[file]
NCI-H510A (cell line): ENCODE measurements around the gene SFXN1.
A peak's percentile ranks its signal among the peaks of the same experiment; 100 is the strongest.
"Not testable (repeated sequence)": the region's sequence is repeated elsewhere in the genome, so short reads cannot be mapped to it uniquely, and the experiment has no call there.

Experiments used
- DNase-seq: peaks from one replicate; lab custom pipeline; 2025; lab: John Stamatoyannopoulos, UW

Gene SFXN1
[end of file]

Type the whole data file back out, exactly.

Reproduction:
NCI-H510A (cell line): ENCODE measurements around the gene SFXN1.
A peak's percentile ranks its signal among the peaks of the same experiment; 100 is the strongest.
"Not testable (repeated sequence)": the region's sequence is repeated elsewhere in the genome, so short reads cannot be mapped to it uniquely, and the experiment has no call there.

Experiments used
- DNase-seq: peaks from one replicate; lab custom pipeline; 2025; lab: John Stamatoyannopoulos, UW

Gene SFXN1